versión impresa ISSN 0041-8781
Rev. Hosp. Clin. v.54 n.4 São Paulo ago. 1999
RECTANGULAR FLAPS TECHNIQUE FOR TREATMENT OF CONGENITAL HAND SYNDACTYLY
Paulo Tuma Jr., Gino Arrunategui, Alexandre Wada, Henri Friedhofer and Marcus Castro Ferreira
TUMA Jr., P. et al. - Rectangular flaps technique for treatment of congenital hand syndactyly. Rev Hosp Clín Fac Med S Paulo 54 (4): 107 - 110, 1999.
SUMMARY: The authors analysed a series of 22 patients undergoing surgical correction of congenital hand syndactyly by the rectangular flap technique. Using our evaluation method, we found that good functional and aesthetic results were obtained in 77.3% of the patients, with a complication rate of 13.6%. We concluded that the rectangular flap technique has a simple design, is easily reproducible by in-training staff, has good results, and can be applied on the majority of the syndactyly cases.
DESCRIPTORS: Hand syndactyly. Surgical treatment. Rectangular flap. Congenital hand anomalies.
Congenital syndactyly is a frequent hand anomaly, classified as a failure of differentiation in the segments. It can present by itself in solitary form or as a part of a more complex syndrome like that of Apert, Moebius, Poland, among others1.
The loss of function related to the syndactyly is usually not severe and varies according to the digital webs affected, presence or not of bone fusion and to other associated anomalies, especially when it is part of syndromes2.
Hand syndactyly has two distinct forms: simple, involving fusion of skin and soft tissues, or complex, involving bone fusion or anomalies in form, size, number or position of the digits. Depending on the extension of the affected web, syndactyly may be classified in partial or complete1.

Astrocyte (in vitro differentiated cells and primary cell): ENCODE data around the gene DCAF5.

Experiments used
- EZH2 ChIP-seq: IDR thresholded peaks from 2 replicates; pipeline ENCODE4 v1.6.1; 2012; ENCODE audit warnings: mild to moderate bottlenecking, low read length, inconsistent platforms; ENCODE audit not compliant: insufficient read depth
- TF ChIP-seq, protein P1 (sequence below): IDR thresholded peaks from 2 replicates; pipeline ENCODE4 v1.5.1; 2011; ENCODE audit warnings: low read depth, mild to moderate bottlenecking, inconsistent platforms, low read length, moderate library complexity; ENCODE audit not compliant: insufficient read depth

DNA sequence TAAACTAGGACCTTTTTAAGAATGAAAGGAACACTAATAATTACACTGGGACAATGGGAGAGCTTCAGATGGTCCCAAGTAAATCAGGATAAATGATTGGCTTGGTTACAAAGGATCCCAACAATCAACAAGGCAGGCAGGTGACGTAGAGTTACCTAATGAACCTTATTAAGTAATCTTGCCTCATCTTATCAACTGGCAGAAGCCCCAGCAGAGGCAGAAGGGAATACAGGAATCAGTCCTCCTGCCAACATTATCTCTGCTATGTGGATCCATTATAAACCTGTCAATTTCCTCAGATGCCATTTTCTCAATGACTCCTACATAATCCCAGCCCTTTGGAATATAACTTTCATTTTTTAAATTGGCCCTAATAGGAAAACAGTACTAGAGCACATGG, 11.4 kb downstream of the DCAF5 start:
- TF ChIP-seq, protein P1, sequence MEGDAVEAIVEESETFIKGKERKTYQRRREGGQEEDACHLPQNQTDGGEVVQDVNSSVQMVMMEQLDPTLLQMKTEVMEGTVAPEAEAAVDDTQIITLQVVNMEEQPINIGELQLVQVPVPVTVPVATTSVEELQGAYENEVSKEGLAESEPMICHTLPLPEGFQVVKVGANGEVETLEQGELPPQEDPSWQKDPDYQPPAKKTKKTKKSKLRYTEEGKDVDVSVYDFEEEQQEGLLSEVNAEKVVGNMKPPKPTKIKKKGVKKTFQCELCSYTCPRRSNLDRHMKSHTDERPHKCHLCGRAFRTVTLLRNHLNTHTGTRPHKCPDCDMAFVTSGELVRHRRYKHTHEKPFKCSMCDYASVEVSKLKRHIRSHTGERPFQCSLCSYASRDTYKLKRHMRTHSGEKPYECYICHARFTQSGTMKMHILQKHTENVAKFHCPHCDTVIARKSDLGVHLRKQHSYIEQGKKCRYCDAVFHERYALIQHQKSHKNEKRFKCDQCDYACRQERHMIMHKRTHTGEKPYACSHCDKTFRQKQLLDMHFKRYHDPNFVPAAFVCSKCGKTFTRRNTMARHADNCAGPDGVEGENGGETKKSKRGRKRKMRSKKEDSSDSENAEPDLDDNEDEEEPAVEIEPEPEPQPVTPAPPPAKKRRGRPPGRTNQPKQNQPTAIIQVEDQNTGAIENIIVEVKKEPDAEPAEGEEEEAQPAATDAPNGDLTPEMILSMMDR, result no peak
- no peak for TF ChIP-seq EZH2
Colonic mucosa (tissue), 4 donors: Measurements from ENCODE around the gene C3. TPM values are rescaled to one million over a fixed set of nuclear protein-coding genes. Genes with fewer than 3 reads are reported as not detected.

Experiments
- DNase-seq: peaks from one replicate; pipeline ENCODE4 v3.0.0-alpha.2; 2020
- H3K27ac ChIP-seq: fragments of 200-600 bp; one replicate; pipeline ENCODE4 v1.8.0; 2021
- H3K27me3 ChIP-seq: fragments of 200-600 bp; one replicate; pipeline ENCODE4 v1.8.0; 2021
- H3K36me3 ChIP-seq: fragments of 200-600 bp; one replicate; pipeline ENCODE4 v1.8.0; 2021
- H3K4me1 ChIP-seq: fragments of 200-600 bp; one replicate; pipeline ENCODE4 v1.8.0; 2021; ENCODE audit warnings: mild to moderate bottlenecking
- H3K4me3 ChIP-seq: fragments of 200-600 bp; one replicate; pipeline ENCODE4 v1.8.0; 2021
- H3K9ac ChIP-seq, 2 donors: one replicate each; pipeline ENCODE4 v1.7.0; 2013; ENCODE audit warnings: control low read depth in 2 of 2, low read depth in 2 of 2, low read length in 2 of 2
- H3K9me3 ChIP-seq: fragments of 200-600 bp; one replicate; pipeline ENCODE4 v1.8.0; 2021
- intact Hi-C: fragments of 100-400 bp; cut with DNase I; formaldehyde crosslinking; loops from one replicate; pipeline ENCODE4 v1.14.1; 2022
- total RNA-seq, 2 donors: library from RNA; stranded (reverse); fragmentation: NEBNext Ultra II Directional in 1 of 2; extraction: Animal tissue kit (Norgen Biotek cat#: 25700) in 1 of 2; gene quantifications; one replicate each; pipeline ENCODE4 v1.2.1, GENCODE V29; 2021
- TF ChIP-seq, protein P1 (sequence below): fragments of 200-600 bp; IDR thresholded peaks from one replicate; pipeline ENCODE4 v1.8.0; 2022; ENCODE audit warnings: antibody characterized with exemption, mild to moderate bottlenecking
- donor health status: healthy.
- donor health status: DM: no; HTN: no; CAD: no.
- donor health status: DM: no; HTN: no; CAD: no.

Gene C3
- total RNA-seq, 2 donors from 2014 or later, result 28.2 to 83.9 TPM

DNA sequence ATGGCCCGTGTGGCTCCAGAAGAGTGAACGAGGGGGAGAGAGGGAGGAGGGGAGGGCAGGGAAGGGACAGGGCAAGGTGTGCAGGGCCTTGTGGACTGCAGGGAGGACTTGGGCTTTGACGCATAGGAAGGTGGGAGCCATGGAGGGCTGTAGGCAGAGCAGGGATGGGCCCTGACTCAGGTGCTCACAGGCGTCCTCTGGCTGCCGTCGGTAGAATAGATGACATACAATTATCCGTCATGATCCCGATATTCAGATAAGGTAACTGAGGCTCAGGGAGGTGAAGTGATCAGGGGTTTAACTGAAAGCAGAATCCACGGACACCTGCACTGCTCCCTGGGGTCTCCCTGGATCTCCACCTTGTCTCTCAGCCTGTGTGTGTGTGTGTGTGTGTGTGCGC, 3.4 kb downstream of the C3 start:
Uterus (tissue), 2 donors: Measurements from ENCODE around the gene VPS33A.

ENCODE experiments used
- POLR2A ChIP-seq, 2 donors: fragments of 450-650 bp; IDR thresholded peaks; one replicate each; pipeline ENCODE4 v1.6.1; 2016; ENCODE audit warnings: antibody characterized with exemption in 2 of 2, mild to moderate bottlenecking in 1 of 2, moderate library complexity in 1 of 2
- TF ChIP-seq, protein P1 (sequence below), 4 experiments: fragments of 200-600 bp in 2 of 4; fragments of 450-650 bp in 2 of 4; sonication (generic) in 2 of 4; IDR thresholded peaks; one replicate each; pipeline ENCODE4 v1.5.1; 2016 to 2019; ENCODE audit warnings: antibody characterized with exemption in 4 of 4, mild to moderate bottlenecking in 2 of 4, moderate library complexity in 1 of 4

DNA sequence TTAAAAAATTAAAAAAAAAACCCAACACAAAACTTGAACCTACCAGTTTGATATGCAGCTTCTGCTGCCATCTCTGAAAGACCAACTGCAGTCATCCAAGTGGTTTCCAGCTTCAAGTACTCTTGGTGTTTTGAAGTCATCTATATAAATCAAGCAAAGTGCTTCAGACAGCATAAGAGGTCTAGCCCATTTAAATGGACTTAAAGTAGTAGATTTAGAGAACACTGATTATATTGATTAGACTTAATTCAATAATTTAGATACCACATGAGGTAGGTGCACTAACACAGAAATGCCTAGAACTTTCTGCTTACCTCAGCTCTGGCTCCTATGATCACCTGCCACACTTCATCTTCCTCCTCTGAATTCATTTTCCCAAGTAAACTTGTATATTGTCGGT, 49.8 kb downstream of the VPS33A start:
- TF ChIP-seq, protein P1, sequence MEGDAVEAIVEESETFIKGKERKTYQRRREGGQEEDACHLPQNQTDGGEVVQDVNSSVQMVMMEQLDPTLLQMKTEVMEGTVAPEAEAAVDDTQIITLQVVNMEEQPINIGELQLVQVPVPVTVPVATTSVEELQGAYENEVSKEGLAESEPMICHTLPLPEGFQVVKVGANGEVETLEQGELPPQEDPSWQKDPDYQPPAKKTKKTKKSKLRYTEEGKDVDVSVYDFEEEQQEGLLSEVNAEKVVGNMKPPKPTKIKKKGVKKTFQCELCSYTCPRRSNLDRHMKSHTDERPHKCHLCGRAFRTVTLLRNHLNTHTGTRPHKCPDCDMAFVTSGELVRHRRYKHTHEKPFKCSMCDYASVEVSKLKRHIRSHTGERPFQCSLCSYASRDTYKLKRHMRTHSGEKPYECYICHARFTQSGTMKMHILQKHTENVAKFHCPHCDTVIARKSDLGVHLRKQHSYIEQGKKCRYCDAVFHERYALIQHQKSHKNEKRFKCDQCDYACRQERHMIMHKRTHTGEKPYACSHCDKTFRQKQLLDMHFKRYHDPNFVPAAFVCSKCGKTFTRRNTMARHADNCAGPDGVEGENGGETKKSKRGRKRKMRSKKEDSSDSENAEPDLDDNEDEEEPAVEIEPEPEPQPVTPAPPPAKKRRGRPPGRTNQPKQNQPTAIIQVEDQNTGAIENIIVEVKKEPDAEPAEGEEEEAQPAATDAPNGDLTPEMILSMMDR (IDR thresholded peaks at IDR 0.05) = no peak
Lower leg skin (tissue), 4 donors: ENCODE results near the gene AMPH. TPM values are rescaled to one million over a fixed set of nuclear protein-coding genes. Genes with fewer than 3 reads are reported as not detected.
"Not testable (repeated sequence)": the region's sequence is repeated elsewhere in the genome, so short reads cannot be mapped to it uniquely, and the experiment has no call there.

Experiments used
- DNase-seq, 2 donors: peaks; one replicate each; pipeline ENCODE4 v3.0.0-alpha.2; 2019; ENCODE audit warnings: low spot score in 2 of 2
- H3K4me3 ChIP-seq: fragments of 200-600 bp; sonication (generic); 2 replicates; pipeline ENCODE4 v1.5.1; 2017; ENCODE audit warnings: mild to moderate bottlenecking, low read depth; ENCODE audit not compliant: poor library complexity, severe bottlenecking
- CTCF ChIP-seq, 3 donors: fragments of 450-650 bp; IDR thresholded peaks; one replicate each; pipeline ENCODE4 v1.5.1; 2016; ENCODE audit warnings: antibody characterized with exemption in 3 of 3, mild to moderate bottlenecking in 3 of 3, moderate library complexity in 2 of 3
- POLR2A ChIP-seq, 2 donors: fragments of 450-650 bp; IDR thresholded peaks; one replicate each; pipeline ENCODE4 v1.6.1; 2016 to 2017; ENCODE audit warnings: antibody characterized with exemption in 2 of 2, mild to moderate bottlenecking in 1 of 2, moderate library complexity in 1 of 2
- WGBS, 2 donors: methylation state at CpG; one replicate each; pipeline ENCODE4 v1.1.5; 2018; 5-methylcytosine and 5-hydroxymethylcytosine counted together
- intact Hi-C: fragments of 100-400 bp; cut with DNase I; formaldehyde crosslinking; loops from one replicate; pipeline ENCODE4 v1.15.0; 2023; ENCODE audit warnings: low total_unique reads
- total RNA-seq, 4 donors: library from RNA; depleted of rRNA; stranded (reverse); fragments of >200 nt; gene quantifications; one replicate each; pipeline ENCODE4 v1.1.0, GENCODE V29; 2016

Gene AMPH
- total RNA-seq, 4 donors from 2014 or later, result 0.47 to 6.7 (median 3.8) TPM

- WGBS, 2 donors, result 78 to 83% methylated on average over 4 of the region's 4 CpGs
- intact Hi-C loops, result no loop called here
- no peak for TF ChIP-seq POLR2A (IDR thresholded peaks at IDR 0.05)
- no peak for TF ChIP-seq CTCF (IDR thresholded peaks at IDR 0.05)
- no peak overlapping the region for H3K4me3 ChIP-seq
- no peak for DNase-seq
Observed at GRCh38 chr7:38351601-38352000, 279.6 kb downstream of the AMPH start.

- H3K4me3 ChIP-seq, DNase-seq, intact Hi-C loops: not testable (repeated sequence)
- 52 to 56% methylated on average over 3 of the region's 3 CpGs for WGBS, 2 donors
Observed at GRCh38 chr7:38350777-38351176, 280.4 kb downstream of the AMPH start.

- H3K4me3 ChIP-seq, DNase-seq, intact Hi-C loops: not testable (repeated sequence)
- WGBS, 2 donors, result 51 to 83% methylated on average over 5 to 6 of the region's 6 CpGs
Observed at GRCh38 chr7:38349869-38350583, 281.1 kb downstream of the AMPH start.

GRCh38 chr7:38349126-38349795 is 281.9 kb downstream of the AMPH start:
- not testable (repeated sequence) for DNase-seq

Surgical treatment aims at the restoration of an adequate interdigit space through separation of fingers using broken line incisions and enough skin cover to avoid scarring and retraction. The objective of the treatment is a functionally and aesthetically acceptable hand, which may or may not be accomplished on the more severe cases2.
Many techniques for correction of syndactyly have been proposed by authors. The main differences between these techniques are on the geometric form of the web flap, on the incisions to separate the fingers, and the number and position of the skin grafts needed3.
Friedhofer et al.4,5 proposed in 1990 a variation on both the web flap and flaps on the fingers, using rectangular flaps, and used the technique for simple syndactyly.
This paper relates to the progression and development of the rectangular flap technique previously proposed, presenting a further experience over the past five years in treating congenital hand syndactyly.
MATERIALS AND METHODS
Twenty-two patients presenting congenital hand syndactyly were surgically treated between January 1993 and January 1998 in the Division of Plastic Surgery at the Hospital das Clínicas, University of Sao Paulo School of Medicine. Thirty hands, and 37 webs were thus treated. Twelve patients were male and ten female. Age varied from eight months to 21 years old, with a median of four years and ten months.
Eight were simple syndactyly (six complete and two partial). Fourteen were complex ones, and all of them complete (Table 1).
Five patients presented syndactyly on the right, eight on the left, and nine on both sides (Table 2). Considering the number of affected webs, 11 patients presented syndactyly in just one web (4 on both sides), five patients with two affected webs (all one side), two with three webs (one on both sides), and three patients with all webs affected (all both sides). One patient presented syndactyly in two webs of one hand, and three webs of the other hand (Table 3).